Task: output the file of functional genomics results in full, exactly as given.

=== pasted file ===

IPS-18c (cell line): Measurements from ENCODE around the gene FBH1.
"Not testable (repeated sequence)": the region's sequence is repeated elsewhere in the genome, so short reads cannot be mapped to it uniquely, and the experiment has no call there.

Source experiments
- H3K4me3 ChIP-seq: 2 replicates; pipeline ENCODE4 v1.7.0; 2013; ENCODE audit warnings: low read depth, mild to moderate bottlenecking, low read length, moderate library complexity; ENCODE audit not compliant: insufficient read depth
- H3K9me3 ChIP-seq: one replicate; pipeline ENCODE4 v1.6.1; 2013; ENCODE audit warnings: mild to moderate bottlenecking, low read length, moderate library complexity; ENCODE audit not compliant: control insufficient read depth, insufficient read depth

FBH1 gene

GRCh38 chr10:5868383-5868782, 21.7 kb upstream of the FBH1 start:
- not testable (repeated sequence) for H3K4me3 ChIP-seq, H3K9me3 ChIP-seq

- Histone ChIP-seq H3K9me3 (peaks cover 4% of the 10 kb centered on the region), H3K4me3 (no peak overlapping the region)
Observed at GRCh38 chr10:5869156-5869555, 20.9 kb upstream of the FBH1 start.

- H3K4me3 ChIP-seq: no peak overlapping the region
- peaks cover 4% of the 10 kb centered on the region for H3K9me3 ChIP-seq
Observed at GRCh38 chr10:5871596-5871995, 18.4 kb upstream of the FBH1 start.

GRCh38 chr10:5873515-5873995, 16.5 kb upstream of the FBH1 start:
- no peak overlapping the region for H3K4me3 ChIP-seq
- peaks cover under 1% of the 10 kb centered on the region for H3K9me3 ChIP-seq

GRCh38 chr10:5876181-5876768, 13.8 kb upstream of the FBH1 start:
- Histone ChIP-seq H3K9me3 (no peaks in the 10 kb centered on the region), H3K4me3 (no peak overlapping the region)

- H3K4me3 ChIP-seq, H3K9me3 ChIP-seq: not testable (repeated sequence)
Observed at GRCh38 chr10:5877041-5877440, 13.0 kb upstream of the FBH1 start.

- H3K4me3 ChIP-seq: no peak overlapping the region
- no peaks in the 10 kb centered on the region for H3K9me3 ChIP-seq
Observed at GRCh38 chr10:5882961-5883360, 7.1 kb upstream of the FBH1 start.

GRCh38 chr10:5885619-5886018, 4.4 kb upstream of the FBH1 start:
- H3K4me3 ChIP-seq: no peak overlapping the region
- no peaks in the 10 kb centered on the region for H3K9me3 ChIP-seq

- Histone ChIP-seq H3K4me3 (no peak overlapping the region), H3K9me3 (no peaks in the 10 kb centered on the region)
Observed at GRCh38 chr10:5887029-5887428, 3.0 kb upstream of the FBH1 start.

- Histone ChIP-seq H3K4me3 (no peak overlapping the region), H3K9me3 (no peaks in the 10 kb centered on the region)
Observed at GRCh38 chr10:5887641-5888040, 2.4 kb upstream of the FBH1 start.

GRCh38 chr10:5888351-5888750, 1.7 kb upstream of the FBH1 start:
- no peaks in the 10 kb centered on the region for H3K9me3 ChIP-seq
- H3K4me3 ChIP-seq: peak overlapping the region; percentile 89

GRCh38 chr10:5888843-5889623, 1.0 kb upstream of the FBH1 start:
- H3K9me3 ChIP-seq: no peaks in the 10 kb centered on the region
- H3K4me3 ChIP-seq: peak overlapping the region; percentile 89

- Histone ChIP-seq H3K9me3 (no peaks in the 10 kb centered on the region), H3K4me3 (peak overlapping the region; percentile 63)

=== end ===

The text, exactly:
IPS-18c (cell line): Measurements from ENCODE around the gene FBH1.
"Not testable (repeated sequence)": the region's sequence is repeated elsewhere in the genome, so short reads cannot be mapped to it uniquely, and the experiment has no call there.

Source experiments
- H3K4me3 ChIP-seq: 2 replicates; pipeline ENCODE4 v1.7.0; 2013; ENCODE audit warnings: low read depth, mild to moderate bottlenecking, low read length, moderate library complexity; ENCODE audit not compliant: insufficient read depth
- H3K9me3 ChIP-seq: one replicate; pipeline ENCODE4 v1.6.1; 2013; ENCODE audit warnings: mild to moderate bottlenecking, low read length, moderate library complexity; ENCODE audit not compliant: control insufficient read depth, insufficient read depth

FBH1 gene

GRCh38 chr10:5868383-5868782, 21.7 kb upstream of the FBH1 start:
- not testable (repeated sequence) for H3K4me3 ChIP-seq, H3K9me3 ChIP-seq

- Histone ChIP-seq H3K9me3 (peaks cover 4% of the 10 kb centered on the region), H3K4me3 (no peak overlapping the region)
Observed at GRCh38 chr10:5869156-5869555, 20.9 kb upstream of the FBH1 start.

- H3K4me3 ChIP-seq: no peak overlapping the region
- peaks cover 4% of the 10 kb centered on the region for H3K9me3 ChIP-seq
Observed at GRCh38 chr10:5871596-5871995, 18.4 kb upstream of the FBH1 start.

GRCh38 chr10:5873515-5873995, 16.5 kb upstream of the FBH1 start:
- no peak overlapping the region for H3K4me3 ChIP-seq
- peaks cover under 1% of the 10 kb centered on the region for H3K9me3 ChIP-seq

GRCh38 chr10:5876181-5876768, 13.8 kb upstream of the FBH1 start:
- Histone ChIP-seq H3K9me3 (no peaks in the 10 kb centered on the region), H3K4me3 (no peak overlapping the region)

- H3K4me3 ChIP-seq, H3K9me3 ChIP-seq: not testable (repeated sequence)
Observed at GRCh38 chr10:5877041-5877440, 13.0 kb upstream of the FBH1 start.

- H3K4me3 ChIP-seq: no peak overlapping the region
- no peaks in the 10 kb centered on the region for H3K9me3 ChIP-seq
Observed at GRCh38 chr10:5882961-5883360, 7.1 kb upstream of the FBH1 start.

GRCh38 chr10:5885619-5886018, 4.4 kb upstream of the FBH1 start:
- H3K4me3 ChIP-seq: no peak overlapping the region
- no peaks in the 10 kb centered on the region for H3K9me3 ChIP-seq

- Histone ChIP-seq H3K4me3 (no peak overlapping the region), H3K9me3 (no peaks in the 10 kb centered on the region)
Observed at GRCh38 chr10:5887029-5887428, 3.0 kb upstream of the FBH1 start.

- Histone ChIP-seq H3K4me3 (no peak overlapping the region), H3K9me3 (no peaks in the 10 kb centered on the region)
Observed at GRCh38 chr10:5887641-5888040, 2.4 kb upstream of the FBH1 start.

GRCh38 chr10:5888351-5888750, 1.7 kb upstream of the FBH1 start:
- no peaks in the 10 kb centered on the region for H3K9me3 ChIP-seq
- H3K4me3 ChIP-seq: peak overlapping the region; percentile 89

GRCh38 chr10:5888843-5889623, 1.0 kb upstream of the FBH1 start:
- H3K9me3 ChIP-seq: no peaks in the 10 kb centered on the region
- H3K4me3 ChIP-seq: peak overlapping the region; percentile 89

- Histone ChIP-seq H3K9me3 (no peaks in the 10 kb centered on the region), H3K4me3 (peak overlapping the region; percentile 63)